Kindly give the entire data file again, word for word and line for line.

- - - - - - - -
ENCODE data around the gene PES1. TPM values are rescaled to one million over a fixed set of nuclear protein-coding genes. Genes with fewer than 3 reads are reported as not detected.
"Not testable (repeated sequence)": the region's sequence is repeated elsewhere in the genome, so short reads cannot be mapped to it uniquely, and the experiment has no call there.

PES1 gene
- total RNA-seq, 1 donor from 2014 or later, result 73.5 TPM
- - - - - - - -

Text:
ENCODE data around the gene PES1. TPM values are rescaled to one million over a fixed set of nuclear protein-coding genes. Genes with fewer than 3 reads are reported as not detected.
"Not testable (repeated sequence)": the region's sequence is repeated elsewhere in the genome, so short reads cannot be mapped to it uniquely, and the experiment has no call there.

PES1 gene
- total RNA-seq, 1 donor from 2014 or later, result 73.5 TPM